Graham Arader

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Walter Graham Arader III is an American art dealer, focusing on rare maps, prints and natural history watercolors.


Personal life[edit]

He graduated from Yale University in 1972. He played No. 1 singles on the varsity squash team for three years, and spent much of the rest of his time at Yale exploring the map holdings of the Sterling Memorial Library and the Beinecke Rare Book and Manuscript Library. The curator of the Yale map collection, Alexander O. Vietor, became his mentor.[1] He married Vallijeanne Hartrampf in 1983.[2] His son, Walter Graham Arader IV, is married to British fashion writer Tatiana Hambro.[3]


Shortly after graduation, he began a short-lived career as a tree surgeon. Two years later, his father, a Philadelphia businessman, former Pennsylvania Secretary of Commerce[4] and map collector, lent his son one hundred and fifty thousand dollars and Arader began to travel the antique-show circuit.

He established his business in 1974, focusing on rare maps. In The Island of Lost Maps, author Miles Harvey credits him with transforming what had been an "insular realm of aficionados," giving maps "unprecedented visibility, not only as investments... but as mass-media artifacts."[5] Arader has brought a similar acumen to the sale of natural history prints, books, and watercolors, and he is the largest dealer of John James Audubon's highly prized double-elephant folio prints from The Birds of America.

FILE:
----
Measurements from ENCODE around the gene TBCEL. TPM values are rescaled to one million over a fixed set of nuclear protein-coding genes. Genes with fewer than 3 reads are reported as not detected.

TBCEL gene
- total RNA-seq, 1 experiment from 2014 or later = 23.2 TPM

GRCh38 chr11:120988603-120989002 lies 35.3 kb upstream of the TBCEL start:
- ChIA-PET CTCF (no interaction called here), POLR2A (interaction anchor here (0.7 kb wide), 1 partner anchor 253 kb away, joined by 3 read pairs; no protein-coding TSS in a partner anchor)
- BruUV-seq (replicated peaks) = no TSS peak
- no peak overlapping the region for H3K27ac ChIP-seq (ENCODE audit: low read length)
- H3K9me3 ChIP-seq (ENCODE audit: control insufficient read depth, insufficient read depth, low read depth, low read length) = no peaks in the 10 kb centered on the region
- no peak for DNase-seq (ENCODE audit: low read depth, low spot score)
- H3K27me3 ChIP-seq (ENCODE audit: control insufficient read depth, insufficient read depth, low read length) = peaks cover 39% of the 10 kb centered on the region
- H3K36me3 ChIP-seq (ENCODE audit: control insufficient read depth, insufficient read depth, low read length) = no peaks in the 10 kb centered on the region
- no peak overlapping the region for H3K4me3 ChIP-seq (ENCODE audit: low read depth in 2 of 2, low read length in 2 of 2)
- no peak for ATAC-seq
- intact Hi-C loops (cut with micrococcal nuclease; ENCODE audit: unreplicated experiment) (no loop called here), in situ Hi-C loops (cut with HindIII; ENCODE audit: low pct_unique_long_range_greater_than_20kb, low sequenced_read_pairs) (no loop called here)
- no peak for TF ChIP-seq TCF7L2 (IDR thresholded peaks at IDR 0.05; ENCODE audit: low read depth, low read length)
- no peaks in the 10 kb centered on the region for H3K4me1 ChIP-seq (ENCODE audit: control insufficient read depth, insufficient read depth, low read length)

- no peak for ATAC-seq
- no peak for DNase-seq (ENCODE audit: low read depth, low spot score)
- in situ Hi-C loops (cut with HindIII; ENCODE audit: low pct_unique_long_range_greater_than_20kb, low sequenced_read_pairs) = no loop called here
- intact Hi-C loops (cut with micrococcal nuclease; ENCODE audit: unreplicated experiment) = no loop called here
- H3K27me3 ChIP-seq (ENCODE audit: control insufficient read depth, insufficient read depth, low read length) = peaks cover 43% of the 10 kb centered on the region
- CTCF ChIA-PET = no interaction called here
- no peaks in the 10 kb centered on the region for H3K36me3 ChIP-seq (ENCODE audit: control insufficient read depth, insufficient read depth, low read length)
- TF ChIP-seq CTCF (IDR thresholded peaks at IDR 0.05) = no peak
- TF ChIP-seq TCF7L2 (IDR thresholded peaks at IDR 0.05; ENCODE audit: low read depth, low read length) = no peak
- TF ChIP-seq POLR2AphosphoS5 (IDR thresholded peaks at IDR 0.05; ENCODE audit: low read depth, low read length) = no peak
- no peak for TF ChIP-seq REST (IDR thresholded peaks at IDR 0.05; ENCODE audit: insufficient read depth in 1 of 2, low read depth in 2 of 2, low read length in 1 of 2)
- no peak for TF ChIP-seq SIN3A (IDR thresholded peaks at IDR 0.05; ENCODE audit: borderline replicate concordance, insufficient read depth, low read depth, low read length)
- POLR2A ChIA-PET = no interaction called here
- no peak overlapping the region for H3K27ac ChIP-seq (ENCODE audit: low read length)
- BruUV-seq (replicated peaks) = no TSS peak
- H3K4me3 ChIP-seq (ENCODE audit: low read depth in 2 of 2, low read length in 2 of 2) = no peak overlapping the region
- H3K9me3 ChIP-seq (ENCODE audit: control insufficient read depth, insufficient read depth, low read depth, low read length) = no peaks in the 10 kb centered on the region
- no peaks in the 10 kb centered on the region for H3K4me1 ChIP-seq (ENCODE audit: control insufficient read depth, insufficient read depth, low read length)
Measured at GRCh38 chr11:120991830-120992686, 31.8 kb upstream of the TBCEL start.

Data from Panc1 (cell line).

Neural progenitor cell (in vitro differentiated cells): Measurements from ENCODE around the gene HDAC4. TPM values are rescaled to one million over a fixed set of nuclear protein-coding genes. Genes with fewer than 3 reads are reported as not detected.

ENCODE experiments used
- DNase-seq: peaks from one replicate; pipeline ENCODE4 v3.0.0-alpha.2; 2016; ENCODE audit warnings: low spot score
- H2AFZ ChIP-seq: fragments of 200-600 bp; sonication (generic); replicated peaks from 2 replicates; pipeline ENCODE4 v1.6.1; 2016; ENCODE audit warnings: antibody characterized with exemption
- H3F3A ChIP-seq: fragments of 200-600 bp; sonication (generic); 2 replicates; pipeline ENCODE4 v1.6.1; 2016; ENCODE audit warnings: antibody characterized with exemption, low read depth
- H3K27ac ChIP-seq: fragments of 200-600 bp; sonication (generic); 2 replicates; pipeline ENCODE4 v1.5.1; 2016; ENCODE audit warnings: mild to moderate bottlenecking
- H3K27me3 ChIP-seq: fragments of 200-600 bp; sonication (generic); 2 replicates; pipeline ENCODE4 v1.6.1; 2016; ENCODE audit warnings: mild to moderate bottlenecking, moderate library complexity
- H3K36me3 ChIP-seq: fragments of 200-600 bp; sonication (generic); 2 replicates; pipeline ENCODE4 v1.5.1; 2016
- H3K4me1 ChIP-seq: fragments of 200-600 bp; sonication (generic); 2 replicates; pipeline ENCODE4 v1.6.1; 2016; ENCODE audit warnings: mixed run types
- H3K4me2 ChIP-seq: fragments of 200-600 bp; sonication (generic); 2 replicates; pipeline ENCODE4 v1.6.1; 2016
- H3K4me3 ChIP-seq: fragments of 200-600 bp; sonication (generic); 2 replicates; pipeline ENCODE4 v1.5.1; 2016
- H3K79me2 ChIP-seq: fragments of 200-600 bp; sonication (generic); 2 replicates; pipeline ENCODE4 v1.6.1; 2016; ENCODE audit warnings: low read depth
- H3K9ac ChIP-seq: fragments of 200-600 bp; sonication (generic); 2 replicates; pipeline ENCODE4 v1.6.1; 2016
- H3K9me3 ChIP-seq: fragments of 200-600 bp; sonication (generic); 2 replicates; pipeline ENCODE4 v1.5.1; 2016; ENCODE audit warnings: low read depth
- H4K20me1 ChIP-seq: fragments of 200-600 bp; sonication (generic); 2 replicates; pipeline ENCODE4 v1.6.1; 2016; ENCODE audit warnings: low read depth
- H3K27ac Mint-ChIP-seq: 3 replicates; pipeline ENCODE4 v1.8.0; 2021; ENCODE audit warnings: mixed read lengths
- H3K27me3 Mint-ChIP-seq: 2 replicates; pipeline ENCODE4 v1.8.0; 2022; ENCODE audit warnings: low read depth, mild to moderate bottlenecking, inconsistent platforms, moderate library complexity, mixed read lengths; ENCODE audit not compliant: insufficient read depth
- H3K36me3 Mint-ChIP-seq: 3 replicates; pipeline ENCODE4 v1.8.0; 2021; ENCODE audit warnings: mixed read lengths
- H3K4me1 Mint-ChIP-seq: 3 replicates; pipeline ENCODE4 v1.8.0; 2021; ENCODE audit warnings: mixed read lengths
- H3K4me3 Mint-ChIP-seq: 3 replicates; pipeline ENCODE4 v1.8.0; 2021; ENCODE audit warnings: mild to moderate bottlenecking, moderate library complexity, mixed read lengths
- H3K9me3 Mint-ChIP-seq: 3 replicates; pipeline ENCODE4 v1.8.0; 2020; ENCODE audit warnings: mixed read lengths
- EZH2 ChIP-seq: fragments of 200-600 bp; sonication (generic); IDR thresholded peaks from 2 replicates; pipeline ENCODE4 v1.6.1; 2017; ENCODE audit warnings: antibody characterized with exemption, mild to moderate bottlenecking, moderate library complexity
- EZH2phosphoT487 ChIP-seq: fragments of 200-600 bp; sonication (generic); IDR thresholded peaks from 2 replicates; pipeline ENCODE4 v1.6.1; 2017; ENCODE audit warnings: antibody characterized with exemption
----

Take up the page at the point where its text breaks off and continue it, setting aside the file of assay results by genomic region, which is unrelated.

In 1981, he established the Arader Grading System to establish the worth and importance of rare maps, prints, and books, and as defined by conceptual importance, aesthetic quality, condition, and rarity. He also invented a method of selling by syndication, a form of retailing with an added touch of gambling. For a fixed amount, clients purchase shares in the distribution of a set of prints or watercolors. By process of lottery, numbers are drawn to determine the order in which clients make a selection. Such a method was used by Arader in the fall of 1985, when he bought the original watercolors for Pierre-Joseph Redouté’s masterpiece, Les Liliacées. Sotheby's had planned to auction the flower watercolors one-by-one, but Arader created one of his syndicates and in a remarkable coup purchased the whole group with a single unchallenged bid of five million dollars. Each of his investors acquired four watercolors for a share price of $63,250.[6] One of Arader's biggest clients was Steve Jobs, who obsessively collected Redouté roses.[7]

He was profiled in the October 24, 2011 issue of Forbes magazine. He is discussed by Sarah Vowell in episode 86 of This American Life, and in her book The Partly Cloudy Patriot, and by Simon Garfield in his book, On The Map.

Arader currently owns galleries in Philadelphia, San Francisco, King of Prussia, Pennsylvania, and two in New York City.


  • Arader, W. Graham. Native Grace: Prints of the New World, 1590–1876. West Palm Beach, 1999.


  1. ^ Harvey 2000, p.54
  2. ^ "Vallijeanne Hartrampf Weds W.G. Arader 3d". New York Times. 1983.
  3. ^ "The Bride Wore a Victorian Tiara for Her Fairytale Wedding in the Cotswolds". 7 November 2019.
  4. ^ Garfield, Simon (2012). On The Map. p. 354. The Department was later renamed Department of Community and Economic Development.
  5. ^ Harvey 2000, pp.55–6.
  6. ^ Reif 1985
  7. ^ Garfield, Simon (2012). On The Map. pp. 353–4.

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Further reading[edit]